(This review originally appeared on iSlaytheDragon.com)
I love train games! The only problem with train games is that the vast majority of them have you doing the same thing: Creating routes to connect cities. Sure, there might be some variation in how this is accomplished, or whether you have to deliver something once you build the route, but it’s always route building. (Okay, Colt Express had the whole Great Train Robbery thing going on, but still.) When I heard that Snowdonia offered a little twist on the train genre, I had to check it out.
The twist? Hard work. Snowdonia isn’t simple route building. No. In this game, you’ve got to build the whole dang railroad. Up a mountain. In the fog. With laborers you might have dragged out of the pub. Anyone averse to hard, sweaty labor need not apply.
How It Plays
Snowdonia is a worker placement game that has players captaining work gangs building a railroad through the Welsh mountains. You want your crew to contribute the most to the construction. This isn’t a simple matter of creating routes, mind you. You have to excavate the mountain, make and lay track, and construct stations in order to build sections of the railway that are worth points at the end of the game. And you must do all of this in the unpredictable Welsh weather. It’s hard work and not for sissies.
Snowdonia is played over a series of rounds consisting of five phases. In the first phase, you assign your laborers to their tasks by placing them on any of the action spaces on the board. Players place workers one at a time until all players have placed their laborers. If you have the resources to make it worth his while to give up his booze, you can get your temporary laborer out of the pub and place him, too.
The mountain. Uh, board.
Once everybody’s been put to work, players resolve the actions in alphabetical and numerical order. (Action areas are lettered A through G and within each area the spaces are numbered. A1 is resolved first, followed by A2, etc.) If you have any contract cards that match the action area, you may play them before resolution of that area begins. Contract cards provide a benefit or boost to your actions so that your laborers work more efficiently.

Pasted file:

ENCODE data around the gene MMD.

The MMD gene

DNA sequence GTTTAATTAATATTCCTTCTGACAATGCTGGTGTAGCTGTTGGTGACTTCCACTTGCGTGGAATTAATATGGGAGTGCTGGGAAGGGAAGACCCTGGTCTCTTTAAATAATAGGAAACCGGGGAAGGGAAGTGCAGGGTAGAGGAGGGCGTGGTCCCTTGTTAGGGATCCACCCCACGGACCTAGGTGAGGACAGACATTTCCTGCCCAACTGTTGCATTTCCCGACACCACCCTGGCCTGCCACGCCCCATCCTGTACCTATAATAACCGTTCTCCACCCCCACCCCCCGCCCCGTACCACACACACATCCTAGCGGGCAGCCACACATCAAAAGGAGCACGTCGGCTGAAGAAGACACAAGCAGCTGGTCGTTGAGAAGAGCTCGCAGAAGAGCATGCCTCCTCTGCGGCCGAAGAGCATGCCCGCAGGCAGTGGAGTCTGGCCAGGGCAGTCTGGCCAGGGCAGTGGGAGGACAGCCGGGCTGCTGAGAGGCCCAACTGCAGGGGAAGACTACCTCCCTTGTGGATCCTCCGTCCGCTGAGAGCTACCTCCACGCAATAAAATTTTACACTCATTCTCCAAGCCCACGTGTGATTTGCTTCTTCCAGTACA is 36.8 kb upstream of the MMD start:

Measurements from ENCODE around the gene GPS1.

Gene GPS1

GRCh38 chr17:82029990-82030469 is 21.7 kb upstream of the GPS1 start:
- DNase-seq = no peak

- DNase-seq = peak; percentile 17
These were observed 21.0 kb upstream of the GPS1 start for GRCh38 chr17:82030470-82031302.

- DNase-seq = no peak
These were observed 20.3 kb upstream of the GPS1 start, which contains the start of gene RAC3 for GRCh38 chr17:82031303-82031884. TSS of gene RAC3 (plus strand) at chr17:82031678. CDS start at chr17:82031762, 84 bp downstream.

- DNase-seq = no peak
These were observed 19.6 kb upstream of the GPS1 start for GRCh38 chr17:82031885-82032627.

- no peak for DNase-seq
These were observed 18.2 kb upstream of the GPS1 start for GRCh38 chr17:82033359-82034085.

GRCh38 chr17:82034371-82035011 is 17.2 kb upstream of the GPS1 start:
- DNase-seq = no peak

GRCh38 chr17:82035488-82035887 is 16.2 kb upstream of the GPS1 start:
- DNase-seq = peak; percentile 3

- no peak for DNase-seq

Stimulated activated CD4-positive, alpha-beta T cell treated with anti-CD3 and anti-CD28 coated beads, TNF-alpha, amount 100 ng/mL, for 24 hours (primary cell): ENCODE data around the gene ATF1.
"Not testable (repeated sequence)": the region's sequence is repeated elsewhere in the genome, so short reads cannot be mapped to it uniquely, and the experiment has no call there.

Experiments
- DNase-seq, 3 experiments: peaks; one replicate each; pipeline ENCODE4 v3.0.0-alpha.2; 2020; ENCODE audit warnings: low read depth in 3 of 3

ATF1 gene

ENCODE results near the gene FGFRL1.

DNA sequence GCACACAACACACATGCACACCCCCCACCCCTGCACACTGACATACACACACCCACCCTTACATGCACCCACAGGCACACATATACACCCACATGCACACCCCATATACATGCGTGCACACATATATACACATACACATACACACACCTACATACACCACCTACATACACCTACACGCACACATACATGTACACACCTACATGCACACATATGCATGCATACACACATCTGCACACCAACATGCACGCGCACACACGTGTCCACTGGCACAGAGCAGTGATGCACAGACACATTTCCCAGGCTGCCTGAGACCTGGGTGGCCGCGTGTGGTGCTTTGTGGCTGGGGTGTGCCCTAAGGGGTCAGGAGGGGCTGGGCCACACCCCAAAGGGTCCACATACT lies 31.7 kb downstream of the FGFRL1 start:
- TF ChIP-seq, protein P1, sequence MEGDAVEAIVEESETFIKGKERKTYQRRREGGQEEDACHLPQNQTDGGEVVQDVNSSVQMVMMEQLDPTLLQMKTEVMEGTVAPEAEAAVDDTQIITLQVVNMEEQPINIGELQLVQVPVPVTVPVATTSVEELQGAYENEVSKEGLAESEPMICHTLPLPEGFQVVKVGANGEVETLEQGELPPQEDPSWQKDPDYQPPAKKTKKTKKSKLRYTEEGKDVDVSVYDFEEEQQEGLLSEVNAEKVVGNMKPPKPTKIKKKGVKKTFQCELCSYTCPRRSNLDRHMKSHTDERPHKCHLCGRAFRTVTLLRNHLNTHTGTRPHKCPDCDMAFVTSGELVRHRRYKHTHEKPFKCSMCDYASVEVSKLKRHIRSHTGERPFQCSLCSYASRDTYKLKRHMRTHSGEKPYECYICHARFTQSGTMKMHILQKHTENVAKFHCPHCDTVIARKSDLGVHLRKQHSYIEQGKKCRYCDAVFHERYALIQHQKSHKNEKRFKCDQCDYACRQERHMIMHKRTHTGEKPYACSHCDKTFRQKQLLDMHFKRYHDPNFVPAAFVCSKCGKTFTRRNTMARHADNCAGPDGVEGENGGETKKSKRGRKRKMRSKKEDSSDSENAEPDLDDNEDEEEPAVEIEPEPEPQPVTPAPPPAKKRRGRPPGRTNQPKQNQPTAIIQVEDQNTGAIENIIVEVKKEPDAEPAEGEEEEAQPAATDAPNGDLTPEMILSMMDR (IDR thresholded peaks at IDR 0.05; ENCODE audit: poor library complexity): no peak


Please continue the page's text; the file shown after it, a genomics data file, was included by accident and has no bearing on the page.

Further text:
The actions you can take include gathering resources from the stockyard, becoming start player next round, excavating rubble from the mountain so you can build your railroad, converting basic resources into steel and stone to make track, laying track, building a station, buying a train to give you a special ability and boost your construction efforts, taking a contract card, or sending your surveyor further up the mountain for more points at the end of the game.
Contract cards showing the weather on the backs.
Once actions are resolved, players restock the contract cards and then check the weather. The weather is more than just a forecast. Weather affects the rates at which excavation and track laying occur. The worse the weather, the slower these actions go. (And in fog, nothing at all happens.) At the end of each round, the active weather disc is discarded and the remaining discs are moved one space to the left with the one in the middle spot now becoming the active weather. The top card on the contract card deck determines which weather type will fill in the newly vacant space. Players can see the weather for the current round plus the next two rounds and use that information to make some of their action selections.
Finally, the stockyard is refilled by randomly drawing cubes from the supply bag and placing them on the appropriate stockyard spaces. Also lurking in the supply bag are white cubes which trigger events. If white cubes are drawn, they are placed on the event track, one per space, starting immediately after the last occupied space.
Rubble and resource cubes.